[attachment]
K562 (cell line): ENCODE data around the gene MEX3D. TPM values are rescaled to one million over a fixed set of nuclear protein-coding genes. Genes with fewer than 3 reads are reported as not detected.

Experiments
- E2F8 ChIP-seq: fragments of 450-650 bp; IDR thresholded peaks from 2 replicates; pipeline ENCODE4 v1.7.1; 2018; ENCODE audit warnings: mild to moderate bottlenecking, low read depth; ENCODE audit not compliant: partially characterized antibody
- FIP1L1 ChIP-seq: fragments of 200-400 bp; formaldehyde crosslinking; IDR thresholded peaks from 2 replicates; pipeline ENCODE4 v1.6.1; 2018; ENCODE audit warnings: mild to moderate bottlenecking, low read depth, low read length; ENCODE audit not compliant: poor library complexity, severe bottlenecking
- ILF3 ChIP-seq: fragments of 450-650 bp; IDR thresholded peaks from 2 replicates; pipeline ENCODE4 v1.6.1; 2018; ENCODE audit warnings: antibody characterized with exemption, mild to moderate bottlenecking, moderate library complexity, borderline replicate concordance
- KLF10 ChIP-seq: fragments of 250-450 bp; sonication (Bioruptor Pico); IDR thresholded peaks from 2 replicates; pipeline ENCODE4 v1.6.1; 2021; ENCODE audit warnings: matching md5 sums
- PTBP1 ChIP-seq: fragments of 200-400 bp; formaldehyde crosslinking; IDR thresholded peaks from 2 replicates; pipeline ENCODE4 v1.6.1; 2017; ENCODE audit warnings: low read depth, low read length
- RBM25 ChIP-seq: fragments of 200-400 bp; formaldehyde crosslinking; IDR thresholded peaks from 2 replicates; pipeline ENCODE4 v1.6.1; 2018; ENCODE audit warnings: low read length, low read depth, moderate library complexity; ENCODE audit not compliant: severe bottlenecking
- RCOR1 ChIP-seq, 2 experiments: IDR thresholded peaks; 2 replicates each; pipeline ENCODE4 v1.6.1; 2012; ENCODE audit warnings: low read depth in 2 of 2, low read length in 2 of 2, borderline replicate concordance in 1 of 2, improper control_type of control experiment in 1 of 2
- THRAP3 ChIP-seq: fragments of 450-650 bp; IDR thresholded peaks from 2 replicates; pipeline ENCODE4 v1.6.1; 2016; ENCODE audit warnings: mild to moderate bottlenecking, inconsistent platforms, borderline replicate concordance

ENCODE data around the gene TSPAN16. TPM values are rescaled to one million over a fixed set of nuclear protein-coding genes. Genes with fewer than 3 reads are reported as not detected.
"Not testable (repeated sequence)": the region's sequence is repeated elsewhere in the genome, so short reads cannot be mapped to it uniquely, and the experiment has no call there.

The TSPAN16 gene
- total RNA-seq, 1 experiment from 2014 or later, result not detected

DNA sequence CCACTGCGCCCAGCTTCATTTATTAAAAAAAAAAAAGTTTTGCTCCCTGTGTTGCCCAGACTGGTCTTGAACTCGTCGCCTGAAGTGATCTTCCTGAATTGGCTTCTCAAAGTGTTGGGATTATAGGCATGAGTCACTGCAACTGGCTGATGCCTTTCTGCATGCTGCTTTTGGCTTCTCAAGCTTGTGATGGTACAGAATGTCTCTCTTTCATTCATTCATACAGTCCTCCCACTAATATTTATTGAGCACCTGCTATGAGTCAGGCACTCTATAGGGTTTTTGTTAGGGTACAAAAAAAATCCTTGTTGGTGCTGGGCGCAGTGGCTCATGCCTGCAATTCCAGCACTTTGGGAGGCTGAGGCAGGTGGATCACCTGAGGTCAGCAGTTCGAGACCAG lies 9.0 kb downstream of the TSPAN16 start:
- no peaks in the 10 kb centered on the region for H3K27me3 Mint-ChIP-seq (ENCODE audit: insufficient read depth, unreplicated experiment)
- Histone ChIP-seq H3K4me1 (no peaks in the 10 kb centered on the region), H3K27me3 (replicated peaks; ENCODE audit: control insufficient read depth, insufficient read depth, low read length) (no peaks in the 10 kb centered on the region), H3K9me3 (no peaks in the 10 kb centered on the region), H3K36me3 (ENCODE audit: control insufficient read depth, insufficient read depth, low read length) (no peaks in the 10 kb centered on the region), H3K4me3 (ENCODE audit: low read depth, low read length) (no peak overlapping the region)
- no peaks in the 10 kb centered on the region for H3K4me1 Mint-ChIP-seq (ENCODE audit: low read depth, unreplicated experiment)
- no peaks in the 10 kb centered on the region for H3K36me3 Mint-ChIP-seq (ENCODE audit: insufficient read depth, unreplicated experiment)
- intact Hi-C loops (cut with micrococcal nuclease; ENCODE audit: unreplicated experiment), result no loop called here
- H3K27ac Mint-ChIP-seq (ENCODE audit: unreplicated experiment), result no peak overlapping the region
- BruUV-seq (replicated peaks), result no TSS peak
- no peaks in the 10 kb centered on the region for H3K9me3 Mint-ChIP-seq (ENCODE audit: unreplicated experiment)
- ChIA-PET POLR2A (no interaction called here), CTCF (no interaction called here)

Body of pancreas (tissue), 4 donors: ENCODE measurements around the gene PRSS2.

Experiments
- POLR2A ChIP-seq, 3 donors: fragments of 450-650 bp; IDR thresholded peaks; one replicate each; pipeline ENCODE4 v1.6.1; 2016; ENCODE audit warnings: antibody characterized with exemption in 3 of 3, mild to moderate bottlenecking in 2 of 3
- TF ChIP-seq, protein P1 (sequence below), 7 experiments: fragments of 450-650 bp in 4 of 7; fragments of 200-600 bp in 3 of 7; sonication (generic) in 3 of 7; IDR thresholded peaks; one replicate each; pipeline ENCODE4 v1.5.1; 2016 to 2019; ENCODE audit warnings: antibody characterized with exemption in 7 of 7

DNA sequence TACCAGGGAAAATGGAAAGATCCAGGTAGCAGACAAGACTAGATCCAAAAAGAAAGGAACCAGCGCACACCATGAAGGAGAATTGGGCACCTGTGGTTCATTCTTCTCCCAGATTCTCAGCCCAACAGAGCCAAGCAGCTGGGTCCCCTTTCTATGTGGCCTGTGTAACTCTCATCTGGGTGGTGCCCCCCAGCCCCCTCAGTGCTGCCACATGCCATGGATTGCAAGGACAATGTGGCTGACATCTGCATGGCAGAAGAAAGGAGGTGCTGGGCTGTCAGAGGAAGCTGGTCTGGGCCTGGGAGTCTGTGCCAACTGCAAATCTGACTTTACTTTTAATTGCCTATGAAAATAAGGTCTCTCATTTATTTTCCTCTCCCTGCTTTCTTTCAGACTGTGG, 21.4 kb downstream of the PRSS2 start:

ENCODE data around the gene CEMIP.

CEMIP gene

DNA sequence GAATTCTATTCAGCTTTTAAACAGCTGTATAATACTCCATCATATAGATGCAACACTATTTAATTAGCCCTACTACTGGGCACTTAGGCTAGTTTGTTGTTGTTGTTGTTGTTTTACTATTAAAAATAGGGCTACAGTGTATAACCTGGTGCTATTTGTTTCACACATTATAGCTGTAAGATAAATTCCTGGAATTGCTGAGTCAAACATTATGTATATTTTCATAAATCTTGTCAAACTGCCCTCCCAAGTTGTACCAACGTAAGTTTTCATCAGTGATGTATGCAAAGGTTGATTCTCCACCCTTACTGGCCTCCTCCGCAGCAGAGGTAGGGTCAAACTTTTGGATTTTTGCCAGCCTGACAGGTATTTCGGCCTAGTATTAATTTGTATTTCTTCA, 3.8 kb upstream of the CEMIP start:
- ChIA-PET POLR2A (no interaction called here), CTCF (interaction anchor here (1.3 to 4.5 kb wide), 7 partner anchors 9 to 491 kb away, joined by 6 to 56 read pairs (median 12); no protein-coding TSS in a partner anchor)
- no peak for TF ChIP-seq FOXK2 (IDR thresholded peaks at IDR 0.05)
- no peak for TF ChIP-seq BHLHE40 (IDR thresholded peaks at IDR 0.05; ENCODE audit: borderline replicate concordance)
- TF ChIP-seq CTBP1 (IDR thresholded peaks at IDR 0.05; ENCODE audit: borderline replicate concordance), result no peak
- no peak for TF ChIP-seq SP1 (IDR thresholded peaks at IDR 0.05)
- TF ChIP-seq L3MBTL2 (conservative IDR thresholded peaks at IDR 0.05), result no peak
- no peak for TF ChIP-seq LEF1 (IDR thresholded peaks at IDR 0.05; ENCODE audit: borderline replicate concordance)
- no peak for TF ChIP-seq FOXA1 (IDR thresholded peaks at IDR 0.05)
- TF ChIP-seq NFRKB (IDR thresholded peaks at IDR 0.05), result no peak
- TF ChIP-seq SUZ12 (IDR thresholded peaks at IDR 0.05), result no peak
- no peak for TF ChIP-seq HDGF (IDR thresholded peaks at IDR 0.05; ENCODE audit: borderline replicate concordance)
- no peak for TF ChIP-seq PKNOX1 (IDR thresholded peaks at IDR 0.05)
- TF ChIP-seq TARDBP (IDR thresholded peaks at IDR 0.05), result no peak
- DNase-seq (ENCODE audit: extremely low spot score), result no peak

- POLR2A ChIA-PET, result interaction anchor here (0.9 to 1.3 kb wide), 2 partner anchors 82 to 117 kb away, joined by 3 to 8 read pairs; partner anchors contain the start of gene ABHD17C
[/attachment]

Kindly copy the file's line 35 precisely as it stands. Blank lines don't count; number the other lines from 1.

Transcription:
- no peak for TF ChIP-seq BHLHE40 (IDR thresholded peaks at IDR 0.05; ENCODE audit: borderline replicate concordance)